The LLaMA model has been trained using 6.7 billion, 13 billion, 32 billion, and 65.2 billion parameters with the two smaller ones using 1 trillion tokens and the two larger ones using 1.4 trillion tokens. Meta Platforms tested the largest LLaMA-65.2B model on 2,048 of Nvidia’s “Ampere” A100 GPU accelerators with 80 GB of HBM2e memory using those 1.4 trillion tokens, and it took 21 days (at a rate of 380 tokens per second per GPU) to train the model. This is not particularly fast. However, the LLaMA-13B model, say the Meta AI researchers, “outperforms GPT-3 on most benchmarks, despite being 1`09X smaller.” And here is the rub: “We believe that this model will help democratize the access and study of LLMs, since it can be run on a single GPU. At the higher-end of the scale, our 65B-parameter model is also competitive with the best large language models such as Chinchilla or PaLM-540B.”
This paper is jammed packed with performance comparisons, we will just pick out a few to give a sense of it. This one shows the zero shot performance of various models on “common sense reasoning” tasks:
The zero shot means a model trained to handle on class of data is being asked to cope with a different class of data without having to retrain the model for that new class. (This is what makes large language models so powerful, their ability to automagically extend.) As you can see from the highlights in the table, LLaMA at 65 billion parameters either meets or beats all of the other models except for two instances of the PaLM-540B model, and it is pretty close there, too. You can also see that GPT-3 at 175 billion parameters is pretty good, but it is not a huge outlier in terms of accuracy, and the parameter span on GPT-3 at 175 billion parameters is 2.7X larger than on LLaMA-65B.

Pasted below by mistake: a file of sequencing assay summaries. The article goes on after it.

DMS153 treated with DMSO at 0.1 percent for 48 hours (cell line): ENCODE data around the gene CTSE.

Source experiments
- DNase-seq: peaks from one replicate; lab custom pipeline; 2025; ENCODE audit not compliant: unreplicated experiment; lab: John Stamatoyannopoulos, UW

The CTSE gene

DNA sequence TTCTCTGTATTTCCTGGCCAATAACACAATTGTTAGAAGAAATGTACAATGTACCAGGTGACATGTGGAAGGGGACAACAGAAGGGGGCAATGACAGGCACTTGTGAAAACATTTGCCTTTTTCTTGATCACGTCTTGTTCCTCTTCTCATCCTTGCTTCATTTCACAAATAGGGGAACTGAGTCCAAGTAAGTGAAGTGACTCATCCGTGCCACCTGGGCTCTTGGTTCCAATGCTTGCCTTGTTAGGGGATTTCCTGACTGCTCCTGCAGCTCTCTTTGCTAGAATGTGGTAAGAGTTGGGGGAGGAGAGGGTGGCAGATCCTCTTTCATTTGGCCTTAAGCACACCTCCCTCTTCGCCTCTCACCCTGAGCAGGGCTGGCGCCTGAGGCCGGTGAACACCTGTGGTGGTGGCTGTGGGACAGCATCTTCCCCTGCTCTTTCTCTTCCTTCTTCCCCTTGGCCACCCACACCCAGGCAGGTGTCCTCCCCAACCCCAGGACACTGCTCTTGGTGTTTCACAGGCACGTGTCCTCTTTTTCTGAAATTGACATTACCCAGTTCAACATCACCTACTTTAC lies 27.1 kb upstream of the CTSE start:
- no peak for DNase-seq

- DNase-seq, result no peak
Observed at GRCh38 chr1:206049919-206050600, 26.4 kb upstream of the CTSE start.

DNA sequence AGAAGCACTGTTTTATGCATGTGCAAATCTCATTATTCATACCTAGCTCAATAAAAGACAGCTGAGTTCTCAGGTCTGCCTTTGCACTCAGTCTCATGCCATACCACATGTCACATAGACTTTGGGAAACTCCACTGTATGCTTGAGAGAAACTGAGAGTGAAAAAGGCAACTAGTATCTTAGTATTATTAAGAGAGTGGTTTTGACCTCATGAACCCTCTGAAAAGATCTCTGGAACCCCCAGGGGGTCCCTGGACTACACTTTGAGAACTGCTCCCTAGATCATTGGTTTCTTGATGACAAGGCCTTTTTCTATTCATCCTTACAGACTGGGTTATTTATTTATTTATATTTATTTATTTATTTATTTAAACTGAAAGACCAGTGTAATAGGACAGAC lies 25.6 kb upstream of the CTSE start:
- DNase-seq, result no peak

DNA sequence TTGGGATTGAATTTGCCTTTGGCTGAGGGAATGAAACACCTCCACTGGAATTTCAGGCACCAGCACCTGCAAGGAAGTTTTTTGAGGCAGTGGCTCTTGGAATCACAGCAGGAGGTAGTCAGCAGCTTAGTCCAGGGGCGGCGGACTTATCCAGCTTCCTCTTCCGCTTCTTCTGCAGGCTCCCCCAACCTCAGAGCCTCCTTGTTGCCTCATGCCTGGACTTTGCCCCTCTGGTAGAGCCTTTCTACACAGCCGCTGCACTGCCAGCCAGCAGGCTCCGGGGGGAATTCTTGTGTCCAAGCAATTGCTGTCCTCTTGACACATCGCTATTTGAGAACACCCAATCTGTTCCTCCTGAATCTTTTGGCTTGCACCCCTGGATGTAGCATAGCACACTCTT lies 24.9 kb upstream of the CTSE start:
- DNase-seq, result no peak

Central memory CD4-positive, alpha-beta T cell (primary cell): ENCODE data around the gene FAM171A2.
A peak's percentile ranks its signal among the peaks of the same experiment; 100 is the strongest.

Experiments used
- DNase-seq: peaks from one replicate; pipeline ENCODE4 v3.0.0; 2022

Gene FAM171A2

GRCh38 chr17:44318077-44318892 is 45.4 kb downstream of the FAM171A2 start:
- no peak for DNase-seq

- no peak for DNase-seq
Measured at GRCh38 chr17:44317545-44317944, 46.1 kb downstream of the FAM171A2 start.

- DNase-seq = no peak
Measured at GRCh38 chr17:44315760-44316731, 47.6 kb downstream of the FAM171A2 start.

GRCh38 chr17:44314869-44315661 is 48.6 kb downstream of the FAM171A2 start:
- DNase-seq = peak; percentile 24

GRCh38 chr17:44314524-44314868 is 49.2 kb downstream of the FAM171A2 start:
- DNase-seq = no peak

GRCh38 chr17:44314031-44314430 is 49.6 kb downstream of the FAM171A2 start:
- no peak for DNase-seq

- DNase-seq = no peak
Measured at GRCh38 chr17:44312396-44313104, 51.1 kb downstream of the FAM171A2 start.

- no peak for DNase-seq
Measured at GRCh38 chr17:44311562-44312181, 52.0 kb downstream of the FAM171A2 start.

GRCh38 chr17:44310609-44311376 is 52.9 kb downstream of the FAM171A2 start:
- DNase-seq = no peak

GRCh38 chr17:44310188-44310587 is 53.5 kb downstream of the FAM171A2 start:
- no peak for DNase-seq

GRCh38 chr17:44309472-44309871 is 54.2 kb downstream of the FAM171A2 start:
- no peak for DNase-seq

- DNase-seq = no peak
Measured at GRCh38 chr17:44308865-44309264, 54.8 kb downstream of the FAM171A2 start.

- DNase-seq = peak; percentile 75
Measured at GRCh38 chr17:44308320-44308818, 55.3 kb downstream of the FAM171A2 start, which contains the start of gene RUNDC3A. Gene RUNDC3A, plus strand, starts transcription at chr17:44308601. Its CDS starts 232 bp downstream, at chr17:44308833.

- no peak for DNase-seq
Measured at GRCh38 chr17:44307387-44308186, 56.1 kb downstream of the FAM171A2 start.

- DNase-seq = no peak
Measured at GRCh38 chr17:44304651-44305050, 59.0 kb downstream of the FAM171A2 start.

In another interesting comparison, Meta Platforms shows the results of tests on LLaMA in taking multiple choice tests in the humanities, in science, technology and math, in the social sciences, and in other areas. Take a gander at this table:
This is for what is called five-shot accuracy, which means that for any particular question, the source material mentions the issue in question at least five times. (With each shot, the level of certainty in an answer improves, just as is the case with human inference. We sometimes make good guesses on multiple choice tests, and we also sometimes freaking know.)
This chart is interesting in that it shows how LLaMA at different parameter counts measures up against the Chinchilla model on a variety of common sense reasoning and question answering benchmarks:
As you can see, LLaMA-33B and LLaMA-65B can hold their own against Chinchilla-70B, exceeding it when the token count is pushed to 1 trillion tokens and beyond.
You will also note that on the NaturalQuestions and SIQA question answer tests, these foundation models do not get a passing grade – not even close given their pretty abysmal accuracy. They get a D+ to C- on TriviaQA and a C- to C on the WinoGrande test to C to B on the HellaSwag and C+ to B- on the PIQA test. These models are not straight A students – yet.